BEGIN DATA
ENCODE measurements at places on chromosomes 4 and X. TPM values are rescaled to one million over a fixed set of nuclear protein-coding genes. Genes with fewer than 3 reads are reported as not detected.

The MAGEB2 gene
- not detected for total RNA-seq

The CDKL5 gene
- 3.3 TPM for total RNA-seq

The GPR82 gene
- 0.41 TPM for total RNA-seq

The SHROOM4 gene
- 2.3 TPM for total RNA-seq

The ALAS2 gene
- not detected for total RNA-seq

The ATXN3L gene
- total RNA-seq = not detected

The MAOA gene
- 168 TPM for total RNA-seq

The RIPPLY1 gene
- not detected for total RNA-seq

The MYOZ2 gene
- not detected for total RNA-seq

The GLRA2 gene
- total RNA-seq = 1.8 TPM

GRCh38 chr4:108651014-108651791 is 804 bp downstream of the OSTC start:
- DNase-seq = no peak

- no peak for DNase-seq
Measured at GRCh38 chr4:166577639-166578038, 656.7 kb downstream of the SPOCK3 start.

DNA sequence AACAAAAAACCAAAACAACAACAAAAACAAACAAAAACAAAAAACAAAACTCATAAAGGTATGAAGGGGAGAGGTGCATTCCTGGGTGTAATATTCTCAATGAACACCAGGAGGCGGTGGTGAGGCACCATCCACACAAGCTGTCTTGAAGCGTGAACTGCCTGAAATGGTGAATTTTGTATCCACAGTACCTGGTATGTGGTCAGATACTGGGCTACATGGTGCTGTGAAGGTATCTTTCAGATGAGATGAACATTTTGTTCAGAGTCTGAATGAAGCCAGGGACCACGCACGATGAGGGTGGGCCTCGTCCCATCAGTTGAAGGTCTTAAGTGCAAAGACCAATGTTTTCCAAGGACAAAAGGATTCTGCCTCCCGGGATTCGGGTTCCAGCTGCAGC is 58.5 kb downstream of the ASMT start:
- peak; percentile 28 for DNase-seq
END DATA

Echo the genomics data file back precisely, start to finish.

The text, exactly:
ENCODE measurements at places on chromosomes 4 and X. TPM values are rescaled to one million over a fixed set of nuclear protein-coding genes. Genes with fewer than 3 reads are reported as not detected.

The MAGEB2 gene
- not detected for total RNA-seq

The CDKL5 gene
- 3.3 TPM for total RNA-seq

The GPR82 gene
- 0.41 TPM for total RNA-seq

The SHROOM4 gene
- 2.3 TPM for total RNA-seq

The ALAS2 gene
- not detected for total RNA-seq

The ATXN3L gene
- total RNA-seq = not detected

The MAOA gene
- 168 TPM for total RNA-seq

The RIPPLY1 gene
- not detected for total RNA-seq

The MYOZ2 gene
- not detected for total RNA-seq

The GLRA2 gene
- total RNA-seq = 1.8 TPM

GRCh38 chr4:108651014-108651791 is 804 bp downstream of the OSTC start:
- DNase-seq = no peak

- no peak for DNase-seq
Measured at GRCh38 chr4:166577639-166578038, 656.7 kb downstream of the SPOCK3 start.

DNA sequence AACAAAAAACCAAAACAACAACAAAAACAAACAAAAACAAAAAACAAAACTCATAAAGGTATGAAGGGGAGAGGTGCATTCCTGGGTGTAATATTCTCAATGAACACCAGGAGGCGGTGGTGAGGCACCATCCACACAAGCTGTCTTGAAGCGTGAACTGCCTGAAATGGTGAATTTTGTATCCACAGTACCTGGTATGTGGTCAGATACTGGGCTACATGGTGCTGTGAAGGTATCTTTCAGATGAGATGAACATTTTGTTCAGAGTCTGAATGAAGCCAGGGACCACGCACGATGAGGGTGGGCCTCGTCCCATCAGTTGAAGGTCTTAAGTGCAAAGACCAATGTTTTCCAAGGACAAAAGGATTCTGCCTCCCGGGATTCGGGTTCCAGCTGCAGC is 58.5 kb downstream of the ASMT start:
- peak; percentile 28 for DNase-seq